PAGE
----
One of the most important festival films of 2013 is out on DVD and Blu-ray today for you to bring home and try to process again.
The Act of Killing, which premiered in Austin at South by Southwest last March and hit theatres here in August, chronicles the stories of two former death-squad leaders in Indonesia, including Anwar Congo and Adi Zulkadry's reenactments of the mass executions. Documentarian Joshua Oppenheimer said: "The method was not an elaborate lure to get them to open up. The method was a response to their openness."
It's a complicated film, and that's partially the point; Oppenheimer wanted to steer clear of "reductionist" histories.
"You can say what they did was evil, but you must separate that from the human being, who is much more complex than that. … If anybody asks me, 'Isn't it wrong to humanize them?' there's a very simple answer. They are human. If we want to understand how human beings do these things, why we do them, what it means when we do them, we have to approach them as humans."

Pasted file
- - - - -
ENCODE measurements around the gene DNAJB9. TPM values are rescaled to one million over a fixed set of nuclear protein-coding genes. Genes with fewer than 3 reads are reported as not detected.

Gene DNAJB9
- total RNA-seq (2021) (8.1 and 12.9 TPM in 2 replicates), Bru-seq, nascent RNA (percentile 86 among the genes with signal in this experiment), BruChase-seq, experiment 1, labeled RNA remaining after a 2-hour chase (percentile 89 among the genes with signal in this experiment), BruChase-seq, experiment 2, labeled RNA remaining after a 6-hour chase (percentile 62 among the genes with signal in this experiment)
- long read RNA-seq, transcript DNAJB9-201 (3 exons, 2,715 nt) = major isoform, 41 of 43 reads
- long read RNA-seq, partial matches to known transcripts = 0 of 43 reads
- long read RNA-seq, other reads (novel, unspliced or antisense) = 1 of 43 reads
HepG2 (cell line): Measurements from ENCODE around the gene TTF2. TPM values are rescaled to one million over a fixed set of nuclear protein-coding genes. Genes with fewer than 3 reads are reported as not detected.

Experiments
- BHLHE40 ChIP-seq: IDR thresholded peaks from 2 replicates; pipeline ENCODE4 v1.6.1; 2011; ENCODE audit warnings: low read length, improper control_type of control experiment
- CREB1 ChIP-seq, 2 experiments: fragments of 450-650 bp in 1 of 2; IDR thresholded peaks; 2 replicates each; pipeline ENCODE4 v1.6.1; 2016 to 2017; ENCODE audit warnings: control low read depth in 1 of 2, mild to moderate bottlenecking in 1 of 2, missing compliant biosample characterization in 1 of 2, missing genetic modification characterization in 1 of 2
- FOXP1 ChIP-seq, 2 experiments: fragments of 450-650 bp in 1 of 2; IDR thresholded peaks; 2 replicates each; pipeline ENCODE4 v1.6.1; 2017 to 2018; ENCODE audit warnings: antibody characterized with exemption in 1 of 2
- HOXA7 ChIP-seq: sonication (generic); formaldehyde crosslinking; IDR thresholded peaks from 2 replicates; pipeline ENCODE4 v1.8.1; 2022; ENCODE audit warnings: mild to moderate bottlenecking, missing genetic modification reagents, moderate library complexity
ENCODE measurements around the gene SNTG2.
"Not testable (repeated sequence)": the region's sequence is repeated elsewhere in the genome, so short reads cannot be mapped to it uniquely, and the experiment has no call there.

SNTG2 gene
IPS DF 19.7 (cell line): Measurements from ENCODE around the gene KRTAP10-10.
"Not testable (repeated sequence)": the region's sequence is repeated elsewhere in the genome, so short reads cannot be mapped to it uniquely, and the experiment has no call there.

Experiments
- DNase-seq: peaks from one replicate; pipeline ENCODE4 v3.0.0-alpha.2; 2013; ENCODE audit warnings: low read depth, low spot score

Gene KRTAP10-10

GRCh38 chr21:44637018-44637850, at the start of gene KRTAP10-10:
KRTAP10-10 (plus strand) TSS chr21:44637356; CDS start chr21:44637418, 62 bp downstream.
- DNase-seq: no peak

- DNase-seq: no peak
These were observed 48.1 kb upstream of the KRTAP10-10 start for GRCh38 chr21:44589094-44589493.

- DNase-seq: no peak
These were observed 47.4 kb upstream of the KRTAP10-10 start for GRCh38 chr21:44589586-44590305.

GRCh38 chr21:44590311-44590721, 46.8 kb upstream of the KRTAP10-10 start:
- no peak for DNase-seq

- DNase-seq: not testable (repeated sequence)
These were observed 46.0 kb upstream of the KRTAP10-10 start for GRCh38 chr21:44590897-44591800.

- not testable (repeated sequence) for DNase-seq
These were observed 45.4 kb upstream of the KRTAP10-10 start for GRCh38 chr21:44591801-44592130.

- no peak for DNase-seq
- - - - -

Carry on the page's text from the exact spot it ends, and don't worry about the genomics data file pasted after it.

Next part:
There's a reason Killing was shortlisted for an Oscar and made it handily onto Marc Savlov's top 10 list of the year.
The DVD and Blu-ray editions ($19.99 each) are two-disc sets with almost eight hours of content, including director commentary, deleted scenes, and more; it's also available for download for $14.99. The film is being released by Drafthouse Films, which had a tremendously busy year in 2013, including the acquisitions of The Visitor, Ms. 45, and more.
Check out the trailer below, and read our interview with Oppenheimer here.
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